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What is an Audiophile?
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October 2012, December 2011   Audio Reviews   All Reviews

 

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I'm a music lover and former musician, broadcast and recording engineer. I was earning money in audio engineering and selling my own original music recordings long before I made money in photography. I thank God I'm not an audiophile; those weirdos hate music and only love playing with their stereo equipment.

My grandma was Henry Steinway's personal secretary from 1942-1973, and my parents are accomplished musical performers who met in a chorus. I've been designing my own recording equipment since the third grade, and been training and performing music since the fourth grade.

Back in those days, you needed to be an electronic engineer just to get sound, much less good sound. We were all about the music, but if you weren't a BSEE (electronic engineer), all you could hope for was a plug-and-play phonograph. It took real men to get high fidelity, but they only did it because they needed to in order to enjoy the music. They had to design and build their own amplifiers and speakers back in the 1940s, 1950s and 1960s, or there just wasn't any good sound.

By the 1970s, good hi-fi gear was everywhere. No longer did you need to be a BSEE to get great sound; all you needed was cash. Those of us who weren't loaded built kits to save money.

Up through the early 1980s, recorded music and radio were the only forms of electronic home entertainment. Video recorders were only owned by people who also had their own private helicopters and jets. The world's biggest selling album of all time is Michael Jackson's Thriller of 1983, which sold about 100 million copies, because that's how everyone, music lover or not, entertained themselves at home back then.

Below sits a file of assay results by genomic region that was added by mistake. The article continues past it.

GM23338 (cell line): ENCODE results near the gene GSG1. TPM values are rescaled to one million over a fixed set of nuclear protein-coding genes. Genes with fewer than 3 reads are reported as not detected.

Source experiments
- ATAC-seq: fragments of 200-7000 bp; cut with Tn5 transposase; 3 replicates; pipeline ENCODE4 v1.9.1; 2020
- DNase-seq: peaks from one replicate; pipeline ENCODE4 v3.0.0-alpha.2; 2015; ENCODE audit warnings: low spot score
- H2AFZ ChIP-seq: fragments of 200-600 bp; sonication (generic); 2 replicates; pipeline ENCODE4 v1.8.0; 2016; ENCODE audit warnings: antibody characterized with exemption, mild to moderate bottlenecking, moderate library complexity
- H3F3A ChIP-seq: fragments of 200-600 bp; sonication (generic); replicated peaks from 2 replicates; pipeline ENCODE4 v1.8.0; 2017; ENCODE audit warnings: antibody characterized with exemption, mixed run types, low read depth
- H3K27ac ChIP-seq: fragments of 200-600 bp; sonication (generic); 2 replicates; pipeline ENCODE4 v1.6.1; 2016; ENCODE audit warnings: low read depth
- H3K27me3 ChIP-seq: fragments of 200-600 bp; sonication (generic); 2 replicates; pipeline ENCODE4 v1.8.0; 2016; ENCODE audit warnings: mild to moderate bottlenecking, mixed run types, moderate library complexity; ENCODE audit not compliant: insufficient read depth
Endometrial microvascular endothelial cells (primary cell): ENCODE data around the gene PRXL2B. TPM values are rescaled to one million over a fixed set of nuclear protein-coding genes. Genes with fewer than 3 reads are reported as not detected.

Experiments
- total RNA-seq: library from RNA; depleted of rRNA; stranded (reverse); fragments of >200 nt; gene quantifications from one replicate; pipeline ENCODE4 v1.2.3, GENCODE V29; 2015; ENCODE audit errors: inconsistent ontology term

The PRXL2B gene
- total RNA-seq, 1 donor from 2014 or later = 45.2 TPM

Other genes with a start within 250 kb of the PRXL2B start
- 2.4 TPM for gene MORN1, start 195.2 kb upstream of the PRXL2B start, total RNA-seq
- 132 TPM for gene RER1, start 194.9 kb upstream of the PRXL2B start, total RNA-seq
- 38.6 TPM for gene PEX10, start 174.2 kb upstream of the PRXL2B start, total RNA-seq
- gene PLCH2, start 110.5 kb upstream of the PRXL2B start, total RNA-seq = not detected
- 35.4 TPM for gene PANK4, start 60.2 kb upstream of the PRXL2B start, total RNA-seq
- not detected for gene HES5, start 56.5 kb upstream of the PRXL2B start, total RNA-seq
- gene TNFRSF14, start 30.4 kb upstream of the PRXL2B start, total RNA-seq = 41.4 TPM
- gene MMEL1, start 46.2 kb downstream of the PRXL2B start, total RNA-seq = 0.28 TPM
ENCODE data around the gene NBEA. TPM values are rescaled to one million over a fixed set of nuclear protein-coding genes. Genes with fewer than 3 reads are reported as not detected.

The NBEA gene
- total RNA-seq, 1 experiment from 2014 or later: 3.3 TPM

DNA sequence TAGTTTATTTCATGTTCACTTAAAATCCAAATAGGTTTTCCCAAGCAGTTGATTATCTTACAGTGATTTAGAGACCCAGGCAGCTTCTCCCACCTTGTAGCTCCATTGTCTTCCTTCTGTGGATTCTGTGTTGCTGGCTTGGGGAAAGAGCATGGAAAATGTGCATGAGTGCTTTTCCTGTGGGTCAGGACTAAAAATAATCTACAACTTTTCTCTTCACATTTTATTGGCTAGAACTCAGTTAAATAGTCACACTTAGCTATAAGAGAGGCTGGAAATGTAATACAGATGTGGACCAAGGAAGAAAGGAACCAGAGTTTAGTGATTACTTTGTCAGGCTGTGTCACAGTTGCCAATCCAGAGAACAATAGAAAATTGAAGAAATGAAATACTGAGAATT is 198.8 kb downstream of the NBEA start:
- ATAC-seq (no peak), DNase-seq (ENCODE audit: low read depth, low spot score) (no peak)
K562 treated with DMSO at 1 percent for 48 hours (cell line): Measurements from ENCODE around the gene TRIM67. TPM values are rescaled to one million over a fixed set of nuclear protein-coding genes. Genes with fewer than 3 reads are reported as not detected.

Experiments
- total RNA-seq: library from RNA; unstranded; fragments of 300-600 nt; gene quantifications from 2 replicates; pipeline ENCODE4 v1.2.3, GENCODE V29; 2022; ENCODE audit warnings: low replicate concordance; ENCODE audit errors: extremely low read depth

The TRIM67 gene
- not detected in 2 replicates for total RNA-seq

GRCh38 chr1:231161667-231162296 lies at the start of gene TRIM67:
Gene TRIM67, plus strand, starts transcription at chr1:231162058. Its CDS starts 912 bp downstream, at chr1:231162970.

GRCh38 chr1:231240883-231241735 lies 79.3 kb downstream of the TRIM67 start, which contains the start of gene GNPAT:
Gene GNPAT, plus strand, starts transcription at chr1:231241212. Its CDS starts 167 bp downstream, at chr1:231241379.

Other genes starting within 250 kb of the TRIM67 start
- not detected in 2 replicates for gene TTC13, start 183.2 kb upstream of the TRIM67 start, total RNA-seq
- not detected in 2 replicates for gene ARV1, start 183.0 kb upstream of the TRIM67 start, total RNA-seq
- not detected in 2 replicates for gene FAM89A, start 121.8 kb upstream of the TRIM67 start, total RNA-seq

By the late 1980s, video recorders became affordable, and most people have preferred to watch movies, or time-shifted TV, ever since. The DVD arrived in the late 1990s, pretty much eliminating the general home audio entertainment market. Record sellers still blame the CD and pirates for the decline in music sales since the mid-1980s, while in fact it's simply that most people would rather watch a movie at home than buy a copy of the latest Boston album.

Likewise, since the late 1980s, the dedicated mainstream home audio equipment world has gone away. No one except a few dedicated music lovers have any interest in big speakers. No longer are magazines like Audio, Stereo Review and High Fidelity on newsstands for the general public; they all died in the 1990s as the world went to home video.

This leaves the music world back where it's never been: only populated by a few hard-core music lovers like myself, and the occasional odd audiophile.

Audiophiles are what's left after almost all of the knowledgeable music and engineering people left the audio scene back in the 1980s. Audiophiles are non-technical, non-musical kooks who imagine the darnedestly stupid things about audio equipment. Audiophiles are fun to watch; they're just as confused at how audio equipment or music really works as primitive men like cargo cults are about airplanes. An audiophile will waste days comparing the sound of power cords or different kinds of solder, but won't even notice that his speakers are out-of-phase. An audiophile never enjoys music; he only listens to the sound of audio equipment.